Kung Fu Killer Screen 5 articles

Kung Fu Killer


Kung Fu Killer Poster
  • It's a pity that it's an undeniably bland film in style and story, despite a few elaborately staged fight sequences... Some will be captivated by the climactic wooden-staff battle on a busy highway, while others might prefer to rewatch The Raid — the new gold standard in bone-crunching physicality.

  • Mr. Chen, who teamed with Mr. Yen for the superior “Bodyguards and Assassins,” scatters references to Hong Kong martial arts classics. But while he has impressive fists of fury in both Mr. Yen and Mr. Wang, “Kung Fu Killer” lacks the brio and spice of its ancestors.

  • Balanced on the razor edge between parody and the real thing, Teddy Chan’s Kung Fu Killer combines two B-movie pleasures—the rote serial killer procedural and the wire-assisted kung fu stunt—into a flurry of snapped elbows, shattering furniture, and ba-dunk sound effects.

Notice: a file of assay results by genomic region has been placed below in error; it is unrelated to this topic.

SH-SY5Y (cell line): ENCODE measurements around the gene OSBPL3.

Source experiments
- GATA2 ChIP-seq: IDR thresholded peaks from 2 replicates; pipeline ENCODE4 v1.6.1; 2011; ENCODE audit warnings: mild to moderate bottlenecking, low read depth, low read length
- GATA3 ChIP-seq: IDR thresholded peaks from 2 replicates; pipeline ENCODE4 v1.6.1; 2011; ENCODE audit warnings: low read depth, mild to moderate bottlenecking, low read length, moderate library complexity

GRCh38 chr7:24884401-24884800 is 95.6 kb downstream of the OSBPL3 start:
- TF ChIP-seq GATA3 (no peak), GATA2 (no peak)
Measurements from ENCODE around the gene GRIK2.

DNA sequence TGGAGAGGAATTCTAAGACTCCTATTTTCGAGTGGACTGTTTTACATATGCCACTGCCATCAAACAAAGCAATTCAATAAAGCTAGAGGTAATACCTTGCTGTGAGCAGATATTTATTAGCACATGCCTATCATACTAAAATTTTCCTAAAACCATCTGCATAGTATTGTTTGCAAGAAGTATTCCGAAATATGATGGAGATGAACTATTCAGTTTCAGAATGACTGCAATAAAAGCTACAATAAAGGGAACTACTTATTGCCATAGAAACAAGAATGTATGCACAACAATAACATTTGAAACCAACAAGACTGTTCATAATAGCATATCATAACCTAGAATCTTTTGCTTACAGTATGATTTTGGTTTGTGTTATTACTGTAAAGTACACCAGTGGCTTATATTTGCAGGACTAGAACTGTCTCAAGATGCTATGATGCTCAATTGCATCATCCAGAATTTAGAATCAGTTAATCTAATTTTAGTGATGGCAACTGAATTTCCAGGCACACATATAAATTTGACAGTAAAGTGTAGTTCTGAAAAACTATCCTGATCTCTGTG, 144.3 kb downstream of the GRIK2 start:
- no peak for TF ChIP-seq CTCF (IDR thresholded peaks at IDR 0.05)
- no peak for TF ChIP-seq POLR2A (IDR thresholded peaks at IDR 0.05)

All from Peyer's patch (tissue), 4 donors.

• I’m looking forward to a few of these behemoths, namely Mad Max: Fury Road and San Andreas, but for the most part I prefer to retreat to action films more human-scaled during the sweaty months. Which is why Teddy Chen’s Kung Fu Killer is my summer movie of the year. Garnering a limited stateside theatrical release from the invaluable Well Go USA, it’s a cleverly conceived Hong Kong fight film.

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    Film Comment: Grady Hendrix
    July 01, 2015 | July/August 2015 Issue (p. 75)

    In this throwback to the wild-and-crazy Hong Kong movies of yesteryear, bad guys leap _over_ flocks of birds, film sets are cleared for box-cutter-vs.-20-foot-pipe duels, and combat takes place atop giant human skeletons... The plot is sometimes ridiculous, but by the time Yen and Wang square off on a busy highway full of hurtling big rigs, who cares? Let's fight!